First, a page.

Shakespeare or Bust end credits

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Copyright resides with the original holder, no reproduction without permission.

This grab is taken from the end credits of Shakespeare or Bust, by Peter Terson.

The 1973 Play for Today featured the three characters who’d appeared previously in The Fishing Party.  The drama followed the miners, Art, Ern and Abe, on a canal narrowboat trip down to Stratford Upon Avon.  Art was played by Brian Glover, Ern, Ray Mort and Abe by Douglas Livingstone.

The story is of how the three men travelled on a canal boat to see some Sharkespeare at the RSC in Stratford Upon Avon, but when they arrived they couldn’t get in to the theatre. However, at the end of the play they meet Richard Johnson and Janet Suzman, as themselves, outside the theatre, where they were playing the title roles of Anthony and Cleopatra. I think the grab is of Janet Suzman going for a swim in the river at the end of the film.

The producer was David Rose, Brian Parker the director, with Barry Hanson as script editor, assisted by Tara Prem. Oliver White, as you can see from the grab was the film editor, with sound by Peter Caselberg.

Thanks to Ian Collins for sharing the grab.

The following comment was left on the Pebble Mill Facebook page:

Susan Cawson: ‘Peter Terson lived on [the canal boat] Ben when it had a cabin. We had an interesting trip when he towed Christopher James for us, he is the only person I know who can steer a 70′ boat through a bridge sideways and get away with it. An interesting weekend!’

 

Shakespeare or Bust

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Copyright resides with the original holder, no reproduction without permission.

This grab is from the 1973 Play for Today, ‘Shakespeare or Bust’, by Peter Tersen.  David Rose was the producer, Brian Parker the director, Barry Hanson the script editor, assisted by Tara Prem.

The film featured three characters who’d appeared in an earlier Play for Today, ‘The Fishing Party’ again by Peter Terson.  The drama followed the miners, Art, Ern and Abe, on a canal narrowboat trip down to Stratford Upon Avon.  Art was played by Brian Glover, Ern, Ray Mort and Abe by Douglas Livingstone.

Peter Terson wrote the script whilst doing the journey himself in a narrowboat, leaving chunks of the finished script at lock-keepers’ cottage along the route for Tara to pick up.

The following comments were added on the Pebble Mill Facebook Page:

Caroline Hawkins: ‘Yep, I remember it. Mum was the costume designer and after the filming was over we hired the very same boat for a family holiday.’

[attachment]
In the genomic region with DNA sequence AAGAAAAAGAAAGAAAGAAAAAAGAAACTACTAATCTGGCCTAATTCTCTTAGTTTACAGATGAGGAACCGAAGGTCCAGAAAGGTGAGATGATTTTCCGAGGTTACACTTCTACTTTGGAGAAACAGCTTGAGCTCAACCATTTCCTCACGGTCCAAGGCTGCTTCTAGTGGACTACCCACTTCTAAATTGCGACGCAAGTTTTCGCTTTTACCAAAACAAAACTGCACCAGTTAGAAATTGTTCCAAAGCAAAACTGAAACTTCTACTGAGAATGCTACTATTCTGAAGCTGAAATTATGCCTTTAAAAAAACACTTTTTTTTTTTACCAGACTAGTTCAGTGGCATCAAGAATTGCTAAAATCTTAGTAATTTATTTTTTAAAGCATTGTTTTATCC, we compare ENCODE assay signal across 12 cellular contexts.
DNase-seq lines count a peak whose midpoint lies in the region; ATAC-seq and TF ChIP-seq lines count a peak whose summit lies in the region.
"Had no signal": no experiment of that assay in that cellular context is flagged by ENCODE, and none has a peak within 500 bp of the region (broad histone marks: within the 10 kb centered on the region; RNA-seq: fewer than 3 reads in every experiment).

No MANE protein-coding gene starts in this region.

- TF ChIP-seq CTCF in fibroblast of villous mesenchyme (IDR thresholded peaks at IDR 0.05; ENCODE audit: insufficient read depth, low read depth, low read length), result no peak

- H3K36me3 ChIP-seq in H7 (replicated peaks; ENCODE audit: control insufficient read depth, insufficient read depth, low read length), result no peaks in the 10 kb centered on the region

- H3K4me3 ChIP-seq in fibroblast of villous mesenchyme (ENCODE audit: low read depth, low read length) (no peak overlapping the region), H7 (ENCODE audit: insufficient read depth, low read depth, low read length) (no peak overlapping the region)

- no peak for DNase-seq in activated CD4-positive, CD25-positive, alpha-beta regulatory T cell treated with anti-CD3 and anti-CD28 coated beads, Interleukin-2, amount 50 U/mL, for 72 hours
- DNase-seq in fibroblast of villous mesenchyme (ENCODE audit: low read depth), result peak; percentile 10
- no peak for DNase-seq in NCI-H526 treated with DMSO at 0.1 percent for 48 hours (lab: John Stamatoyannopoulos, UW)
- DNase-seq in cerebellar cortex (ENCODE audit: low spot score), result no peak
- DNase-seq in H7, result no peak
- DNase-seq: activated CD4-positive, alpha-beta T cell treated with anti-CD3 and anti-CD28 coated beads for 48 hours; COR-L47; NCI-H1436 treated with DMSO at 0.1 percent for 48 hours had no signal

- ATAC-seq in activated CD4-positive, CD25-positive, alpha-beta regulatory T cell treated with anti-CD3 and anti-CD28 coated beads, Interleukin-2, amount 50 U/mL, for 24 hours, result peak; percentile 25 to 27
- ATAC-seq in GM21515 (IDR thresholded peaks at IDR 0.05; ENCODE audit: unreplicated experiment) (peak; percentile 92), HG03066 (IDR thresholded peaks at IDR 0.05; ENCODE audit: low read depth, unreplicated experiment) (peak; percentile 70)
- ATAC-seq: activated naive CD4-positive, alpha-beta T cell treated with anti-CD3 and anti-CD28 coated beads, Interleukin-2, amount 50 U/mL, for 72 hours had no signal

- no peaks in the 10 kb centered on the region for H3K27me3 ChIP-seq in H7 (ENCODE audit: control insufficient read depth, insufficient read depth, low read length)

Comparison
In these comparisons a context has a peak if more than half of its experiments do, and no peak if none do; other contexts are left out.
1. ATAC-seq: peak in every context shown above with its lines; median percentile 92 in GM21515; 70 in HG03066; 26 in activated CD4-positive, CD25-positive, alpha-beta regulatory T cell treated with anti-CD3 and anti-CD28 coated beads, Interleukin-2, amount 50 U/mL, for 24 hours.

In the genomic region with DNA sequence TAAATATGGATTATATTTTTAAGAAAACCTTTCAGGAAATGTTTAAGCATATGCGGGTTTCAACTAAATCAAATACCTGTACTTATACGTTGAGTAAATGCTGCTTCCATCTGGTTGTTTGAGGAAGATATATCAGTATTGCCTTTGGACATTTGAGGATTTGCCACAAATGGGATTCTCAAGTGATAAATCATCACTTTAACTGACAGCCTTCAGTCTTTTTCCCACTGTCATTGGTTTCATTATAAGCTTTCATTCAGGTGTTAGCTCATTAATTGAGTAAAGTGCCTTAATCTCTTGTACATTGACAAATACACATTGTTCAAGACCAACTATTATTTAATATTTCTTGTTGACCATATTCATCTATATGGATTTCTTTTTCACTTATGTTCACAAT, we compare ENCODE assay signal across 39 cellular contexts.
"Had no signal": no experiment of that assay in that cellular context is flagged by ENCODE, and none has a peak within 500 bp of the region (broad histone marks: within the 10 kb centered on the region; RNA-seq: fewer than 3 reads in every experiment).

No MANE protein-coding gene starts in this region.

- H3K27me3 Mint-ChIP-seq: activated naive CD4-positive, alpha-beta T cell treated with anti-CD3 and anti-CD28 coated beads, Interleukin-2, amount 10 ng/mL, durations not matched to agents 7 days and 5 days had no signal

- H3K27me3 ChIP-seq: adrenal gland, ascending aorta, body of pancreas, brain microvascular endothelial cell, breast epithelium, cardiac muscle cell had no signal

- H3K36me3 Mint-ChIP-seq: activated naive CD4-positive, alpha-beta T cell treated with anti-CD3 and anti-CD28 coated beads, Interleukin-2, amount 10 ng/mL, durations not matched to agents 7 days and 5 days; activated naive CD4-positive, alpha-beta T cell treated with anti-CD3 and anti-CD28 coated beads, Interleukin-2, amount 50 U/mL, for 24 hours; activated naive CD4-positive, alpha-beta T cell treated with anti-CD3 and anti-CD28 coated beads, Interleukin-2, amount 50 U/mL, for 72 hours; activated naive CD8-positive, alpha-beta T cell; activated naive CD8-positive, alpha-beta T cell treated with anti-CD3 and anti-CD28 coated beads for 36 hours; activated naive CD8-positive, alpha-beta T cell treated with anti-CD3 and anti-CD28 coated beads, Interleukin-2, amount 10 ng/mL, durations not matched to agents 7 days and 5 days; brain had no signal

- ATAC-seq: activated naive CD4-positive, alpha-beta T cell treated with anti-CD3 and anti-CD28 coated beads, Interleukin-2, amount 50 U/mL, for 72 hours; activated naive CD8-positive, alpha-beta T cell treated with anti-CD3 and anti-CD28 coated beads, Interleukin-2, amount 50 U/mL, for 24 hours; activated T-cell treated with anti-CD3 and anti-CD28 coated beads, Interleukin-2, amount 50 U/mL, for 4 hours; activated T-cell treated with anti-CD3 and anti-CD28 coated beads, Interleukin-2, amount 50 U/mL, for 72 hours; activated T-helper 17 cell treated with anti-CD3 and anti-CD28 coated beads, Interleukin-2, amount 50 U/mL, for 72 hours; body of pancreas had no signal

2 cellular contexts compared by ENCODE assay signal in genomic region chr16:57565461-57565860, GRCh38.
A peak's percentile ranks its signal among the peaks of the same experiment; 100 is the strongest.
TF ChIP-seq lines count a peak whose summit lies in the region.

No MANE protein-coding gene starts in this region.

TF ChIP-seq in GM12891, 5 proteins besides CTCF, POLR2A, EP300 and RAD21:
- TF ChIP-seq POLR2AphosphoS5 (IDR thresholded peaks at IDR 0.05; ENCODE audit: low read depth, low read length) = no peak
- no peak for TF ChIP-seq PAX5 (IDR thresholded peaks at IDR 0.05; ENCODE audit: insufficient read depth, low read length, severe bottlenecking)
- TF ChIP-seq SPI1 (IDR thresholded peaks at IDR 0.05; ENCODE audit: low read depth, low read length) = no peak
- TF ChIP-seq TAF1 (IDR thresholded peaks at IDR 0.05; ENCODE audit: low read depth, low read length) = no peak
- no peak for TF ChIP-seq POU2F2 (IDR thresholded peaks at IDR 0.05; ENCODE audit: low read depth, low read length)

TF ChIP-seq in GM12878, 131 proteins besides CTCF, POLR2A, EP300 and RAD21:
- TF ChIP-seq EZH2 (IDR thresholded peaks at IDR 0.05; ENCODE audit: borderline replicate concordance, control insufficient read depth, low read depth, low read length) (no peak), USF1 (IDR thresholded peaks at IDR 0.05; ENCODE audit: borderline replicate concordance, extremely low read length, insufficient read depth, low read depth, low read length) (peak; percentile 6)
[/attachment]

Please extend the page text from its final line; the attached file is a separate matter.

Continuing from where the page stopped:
Dawn Trotman: ‘I think Oliver White cut it and of course Barry Hanson went on to head up the department as well as produce the Long Good Friday.’

Run for the Lifeboat – photo from John Greening

Copyright resides with the original holder, probably Willoughby Gullachsen.

L to R: Noel Paley (cam), John Greening, Douglas Livingstone (director)

The 1988 Screen Two drama was based on the Penlee lifeboat disaster, seen from the point of view of those left on the shore.  It was shot on location on Anglesey.  Carol Parks was the producer, and Douglas Livingstone wrote the script and directed it.

Run for the Lifeboat – photos by Willoughby Gullachsen

 

 

 

 

 

 

 

 

 

 

 

 

 

 

 

 

 

 

 

 

 

 

 

 

 

 

 

 

 

 

 

 

 

 

 

 

 

 

 

 

 

 

 

 

 

 

 

 

 

Photos by Willoughby Gullachsen, no reproduction without permission.

‘Run for the Lifeboat’ was a Screen Two drama produced at Pebble Mill and transmitted in 1988.  Douglas Livingstone wrote and directed the film and Carol Parks was the producer.

The drama tells the story of Maggie, who moves from London to a small Welsh fishing village, with her son Terry.  She meets and starts a relationship with Gareth Jones, a member of the local lifeboat crew, and they eventually marry.

Stacey Tendeter played the part of Maggie, David Burke played Gareth Jones, and I think Douglas Livingstone’s own son, Ross, played the part of Terry.  The drama also featured Constance Chapman, John Pickard, Melanie Walters, Jeff Rawle, Tenniel Evans, and David Dietf.

John Kenway was the DOP, with Dave Evans assisting.  Roger Slater was the sound mixer, with Tony Wass boom operator and Jimmy Monks, grips.

 

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